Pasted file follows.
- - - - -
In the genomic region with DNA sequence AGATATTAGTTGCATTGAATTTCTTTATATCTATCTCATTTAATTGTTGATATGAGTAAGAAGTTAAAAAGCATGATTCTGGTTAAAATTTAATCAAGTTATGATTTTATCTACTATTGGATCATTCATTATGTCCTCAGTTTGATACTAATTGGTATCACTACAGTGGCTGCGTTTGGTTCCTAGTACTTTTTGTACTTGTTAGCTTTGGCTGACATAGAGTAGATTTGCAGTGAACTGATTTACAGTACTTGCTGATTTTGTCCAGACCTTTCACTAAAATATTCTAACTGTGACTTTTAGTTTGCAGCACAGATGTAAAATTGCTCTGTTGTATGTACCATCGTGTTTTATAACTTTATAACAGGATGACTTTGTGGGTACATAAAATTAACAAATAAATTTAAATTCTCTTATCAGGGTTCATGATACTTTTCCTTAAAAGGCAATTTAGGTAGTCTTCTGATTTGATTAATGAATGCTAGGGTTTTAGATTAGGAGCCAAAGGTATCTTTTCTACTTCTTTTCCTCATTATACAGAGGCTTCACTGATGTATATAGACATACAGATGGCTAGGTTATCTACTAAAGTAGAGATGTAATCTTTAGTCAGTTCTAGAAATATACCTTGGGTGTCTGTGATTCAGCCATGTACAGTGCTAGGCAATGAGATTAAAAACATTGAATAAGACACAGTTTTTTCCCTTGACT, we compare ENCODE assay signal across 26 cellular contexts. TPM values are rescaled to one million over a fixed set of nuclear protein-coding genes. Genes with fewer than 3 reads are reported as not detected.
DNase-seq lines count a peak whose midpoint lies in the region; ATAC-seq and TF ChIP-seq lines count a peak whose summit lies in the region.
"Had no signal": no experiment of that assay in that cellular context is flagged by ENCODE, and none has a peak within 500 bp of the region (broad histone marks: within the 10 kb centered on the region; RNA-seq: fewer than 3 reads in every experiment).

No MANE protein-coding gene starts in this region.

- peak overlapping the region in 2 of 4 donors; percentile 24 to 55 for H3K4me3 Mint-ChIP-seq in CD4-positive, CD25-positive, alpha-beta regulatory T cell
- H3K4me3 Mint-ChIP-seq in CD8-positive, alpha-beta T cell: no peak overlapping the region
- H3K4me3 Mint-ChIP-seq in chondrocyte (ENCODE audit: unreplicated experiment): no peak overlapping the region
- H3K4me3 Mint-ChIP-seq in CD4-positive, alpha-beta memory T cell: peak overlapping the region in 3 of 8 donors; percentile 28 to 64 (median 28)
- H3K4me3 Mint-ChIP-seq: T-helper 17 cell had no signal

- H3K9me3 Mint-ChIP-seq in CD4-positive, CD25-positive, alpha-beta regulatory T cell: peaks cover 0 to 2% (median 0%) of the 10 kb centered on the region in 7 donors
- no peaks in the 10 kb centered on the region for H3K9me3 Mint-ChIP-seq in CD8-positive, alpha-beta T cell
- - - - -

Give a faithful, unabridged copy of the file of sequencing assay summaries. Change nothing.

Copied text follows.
In the genomic region with DNA sequence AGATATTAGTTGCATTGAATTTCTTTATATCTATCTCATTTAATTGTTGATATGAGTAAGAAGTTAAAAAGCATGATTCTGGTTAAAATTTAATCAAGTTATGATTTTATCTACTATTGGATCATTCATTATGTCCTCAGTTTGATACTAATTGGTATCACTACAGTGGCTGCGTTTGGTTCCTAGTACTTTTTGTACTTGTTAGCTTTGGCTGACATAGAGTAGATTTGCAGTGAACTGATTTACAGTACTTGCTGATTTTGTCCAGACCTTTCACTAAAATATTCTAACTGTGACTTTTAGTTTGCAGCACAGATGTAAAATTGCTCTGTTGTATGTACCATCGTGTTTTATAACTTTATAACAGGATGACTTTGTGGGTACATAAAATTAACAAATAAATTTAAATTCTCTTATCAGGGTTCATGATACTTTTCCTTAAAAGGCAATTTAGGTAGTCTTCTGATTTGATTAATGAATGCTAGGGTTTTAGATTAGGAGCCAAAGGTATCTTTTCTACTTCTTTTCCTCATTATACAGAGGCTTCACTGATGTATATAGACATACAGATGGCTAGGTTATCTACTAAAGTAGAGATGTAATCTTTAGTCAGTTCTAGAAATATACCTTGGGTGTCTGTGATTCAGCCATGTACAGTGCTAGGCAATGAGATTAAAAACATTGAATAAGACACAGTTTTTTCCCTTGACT, we compare ENCODE assay signal across 26 cellular contexts. TPM values are rescaled to one million over a fixed set of nuclear protein-coding genes. Genes with fewer than 3 reads are reported as not detected.
DNase-seq lines count a peak whose midpoint lies in the region; ATAC-seq and TF ChIP-seq lines count a peak whose summit lies in the region.
"Had no signal": no experiment of that assay in that cellular context is flagged by ENCODE, and none has a peak within 500 bp of the region (broad histone marks: within the 10 kb centered on the region; RNA-seq: fewer than 3 reads in every experiment).

No MANE protein-coding gene starts in this region.

- peak overlapping the region in 2 of 4 donors; percentile 24 to 55 for H3K4me3 Mint-ChIP-seq in CD4-positive, CD25-positive, alpha-beta regulatory T cell
- H3K4me3 Mint-ChIP-seq in CD8-positive, alpha-beta T cell: no peak overlapping the region
- H3K4me3 Mint-ChIP-seq in chondrocyte (ENCODE audit: unreplicated experiment): no peak overlapping the region
- H3K4me3 Mint-ChIP-seq in CD4-positive, alpha-beta memory T cell: peak overlapping the region in 3 of 8 donors; percentile 28 to 64 (median 28)
- H3K4me3 Mint-ChIP-seq: T-helper 17 cell had no signal

- H3K9me3 Mint-ChIP-seq in CD4-positive, CD25-positive, alpha-beta regulatory T cell: peaks cover 0 to 2% (median 0%) of the 10 kb centered on the region in 7 donors
- no peaks in the 10 kb centered on the region for H3K9me3 Mint-ChIP-seq in CD8-positive, alpha-beta T cell